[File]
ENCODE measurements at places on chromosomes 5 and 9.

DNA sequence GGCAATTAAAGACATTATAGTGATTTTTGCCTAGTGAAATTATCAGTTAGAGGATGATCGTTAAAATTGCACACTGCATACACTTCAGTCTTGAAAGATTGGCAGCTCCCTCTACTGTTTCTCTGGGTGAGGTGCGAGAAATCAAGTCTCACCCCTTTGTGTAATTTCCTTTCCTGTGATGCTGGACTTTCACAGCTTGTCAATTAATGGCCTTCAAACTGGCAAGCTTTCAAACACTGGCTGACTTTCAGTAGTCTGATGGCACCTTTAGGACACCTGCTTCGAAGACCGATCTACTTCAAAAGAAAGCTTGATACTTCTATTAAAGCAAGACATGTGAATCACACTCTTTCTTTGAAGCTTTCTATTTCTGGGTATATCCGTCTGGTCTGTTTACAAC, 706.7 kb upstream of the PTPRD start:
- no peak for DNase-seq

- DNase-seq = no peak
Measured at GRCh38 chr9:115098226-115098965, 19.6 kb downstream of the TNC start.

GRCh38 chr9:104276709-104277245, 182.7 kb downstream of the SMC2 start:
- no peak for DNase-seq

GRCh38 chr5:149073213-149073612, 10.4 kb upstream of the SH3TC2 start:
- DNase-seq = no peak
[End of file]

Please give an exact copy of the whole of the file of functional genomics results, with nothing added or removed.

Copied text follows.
ENCODE measurements at places on chromosomes 5 and 9.

DNA sequence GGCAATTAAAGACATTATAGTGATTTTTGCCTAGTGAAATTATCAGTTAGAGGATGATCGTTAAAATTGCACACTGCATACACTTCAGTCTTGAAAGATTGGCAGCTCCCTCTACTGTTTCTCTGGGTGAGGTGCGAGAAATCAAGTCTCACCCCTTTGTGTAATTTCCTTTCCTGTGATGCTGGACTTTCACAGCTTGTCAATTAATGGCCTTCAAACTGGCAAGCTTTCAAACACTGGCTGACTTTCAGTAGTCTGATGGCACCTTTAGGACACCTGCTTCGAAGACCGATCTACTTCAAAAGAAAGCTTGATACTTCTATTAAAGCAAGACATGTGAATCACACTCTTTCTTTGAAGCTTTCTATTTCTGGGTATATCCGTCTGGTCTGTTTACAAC, 706.7 kb upstream of the PTPRD start:
- no peak for DNase-seq

- DNase-seq = no peak
Measured at GRCh38 chr9:115098226-115098965, 19.6 kb downstream of the TNC start.

GRCh38 chr9:104276709-104277245, 182.7 kb downstream of the SMC2 start:
- no peak for DNase-seq

GRCh38 chr5:149073213-149073612, 10.4 kb upstream of the SH3TC2 start:
- DNase-seq = no peak